Southeastern Baptist College has entered lots of new territory over the past couple of years.
Last week, the private four-year Baptist bible college founded in 1948 began the inaugural season of its newly formed baseball program.
“Our goal is to win,” said Chargers head baseball coach Jody Babineaux. “I’d be lying to you as a coach if I didn’t say our goal is to put players on the field to win games. But we’re striving for victories inside the game, like with fundamentals, etc. We want to play solid fundamental baseball.
“We had a great fall of training and early morning workouts. Our guys are starting to gel. They just have to let the game come to them.”
Babineaux comes to Southeastern Baptist College with decades of experience.
“I started coaching at the age of 18 in Lake Charles, Louisiana,” said Babineaux. “We ended up winning the league that year. Our 11-12-year-old Little League team that I helped coach as well made it to the finals.
“The next year, I came back, and we won the league title again. I helped coached the all-star team again too.”
Babineaux left Lake Charles the following year for the Marine Corps.
After leaving the Marine Corps, the Lake Charles native joined the coaching staff at Jones College.
“Bobby Glaze hired me as a manager in 2004,” said Babineaux. “The next year, I was promoted to an assistant coach position.”
He remained on staff for the Bobcats until 2008.
Recommissioning the Laurel Blackcats — a semi-professional baseball team founded in 1932 by Dayton Hair — is what Babineaux is most known for. The Blackcats disbanded in 2006 but later returned in 2010 when Babineaux took ownership and management of the team.
“I got to work with collegiate players and was able to built relationships with college teams and coaches,” said Babineaux. “I also took a job with the Laurel School District as the Middle School coach for three or four years during that time until I was deployed [to the Middle East].”
Last summer, Babineaux was named head baseball coach of the Southeastern Baptist College.
“I was told SBC had an opening,” said Babineaux. “So I put my name in the hat [so to speak] to see what would happen, and I got hired.”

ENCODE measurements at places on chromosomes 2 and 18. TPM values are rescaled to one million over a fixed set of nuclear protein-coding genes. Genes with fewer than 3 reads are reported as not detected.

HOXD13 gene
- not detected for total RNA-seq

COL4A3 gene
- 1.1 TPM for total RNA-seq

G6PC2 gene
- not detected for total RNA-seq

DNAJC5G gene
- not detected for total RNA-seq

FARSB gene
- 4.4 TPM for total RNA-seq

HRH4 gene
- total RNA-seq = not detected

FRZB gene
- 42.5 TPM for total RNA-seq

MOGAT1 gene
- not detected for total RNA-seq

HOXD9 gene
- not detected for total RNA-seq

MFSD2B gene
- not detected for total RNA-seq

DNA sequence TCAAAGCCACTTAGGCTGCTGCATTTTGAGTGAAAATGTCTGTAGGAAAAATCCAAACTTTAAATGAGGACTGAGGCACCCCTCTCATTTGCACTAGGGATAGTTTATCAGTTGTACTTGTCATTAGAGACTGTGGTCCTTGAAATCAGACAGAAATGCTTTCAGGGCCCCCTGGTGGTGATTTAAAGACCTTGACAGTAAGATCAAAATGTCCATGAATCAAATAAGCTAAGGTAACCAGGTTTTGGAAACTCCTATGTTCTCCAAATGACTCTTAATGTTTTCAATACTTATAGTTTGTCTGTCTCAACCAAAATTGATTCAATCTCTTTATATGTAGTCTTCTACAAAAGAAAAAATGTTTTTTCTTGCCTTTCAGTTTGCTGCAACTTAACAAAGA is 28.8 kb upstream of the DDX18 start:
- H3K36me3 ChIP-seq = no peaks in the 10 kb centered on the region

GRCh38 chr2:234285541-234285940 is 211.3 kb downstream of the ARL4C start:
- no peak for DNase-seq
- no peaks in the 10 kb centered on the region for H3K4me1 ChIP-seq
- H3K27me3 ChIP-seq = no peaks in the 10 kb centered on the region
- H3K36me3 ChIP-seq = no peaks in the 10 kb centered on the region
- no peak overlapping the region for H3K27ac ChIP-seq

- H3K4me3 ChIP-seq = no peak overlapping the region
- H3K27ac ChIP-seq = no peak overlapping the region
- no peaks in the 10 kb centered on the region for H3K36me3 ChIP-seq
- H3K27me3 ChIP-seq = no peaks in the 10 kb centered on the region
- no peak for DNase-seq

Developing programs from scratch are difficult and come with a lot of hard work. Babineaux says he’s up to the challenge.
“Any time you start something, it’s a bloody [undertaking] for the first person,” said Babineaux. “It’s because it’s all-new, and you’re the one that has to develop the culture, etc. It starts with you.
“My main goal is to bring kids in that are about what you’re trying to accomplish. They have the understanding that you’re trying to build a program, not necessarily a championship program right off the bat, but men with championship character.”
Despite challenges like COVID-19 and the short window to recruit, Babineaux put together a 20-man roster.
“I was very fortunate to land in a very rich baseball area,” said Babineaux. “It’s a blue-collar [to the core]. When I was at Jones College, I got to see that firsthand.
“Because of my relationship with area coaches from my time at Jones, I was able to tap into the area and pull out some great players.”
All but a few are freshmen.
“Deontay Robinson is one of our experienced players from the collegiate level,” said Babineaux. “He graduated from Hattiesburg High School, and he played at Selma University and Tougaloo College for a time. He brings a lot of experience and leadership to the young team. He’s a solid hitter, and he knows his role on the team.
“Then we have Noah Hillman and John Sullivan, who also cames to us with college baseball experience. Both came from Coahoma Community College. We needed guys like Robinson, Hillman, and Sullivan to come in and help lay the groundwork.”
The Chargers’ home base is Wooten Legion Fields on 1215 West Drive in Laurel.
“Our program is a sleeping giant within our conference (National Christian Collegiate Athletic Association),” said Babineaux. “Right now, no one knows about us. But as we keep going, we hope to change that.
“The City of Laurel has helped us tremendously. They’ve renovated this facility for us, and that helps us feel like we have a home.”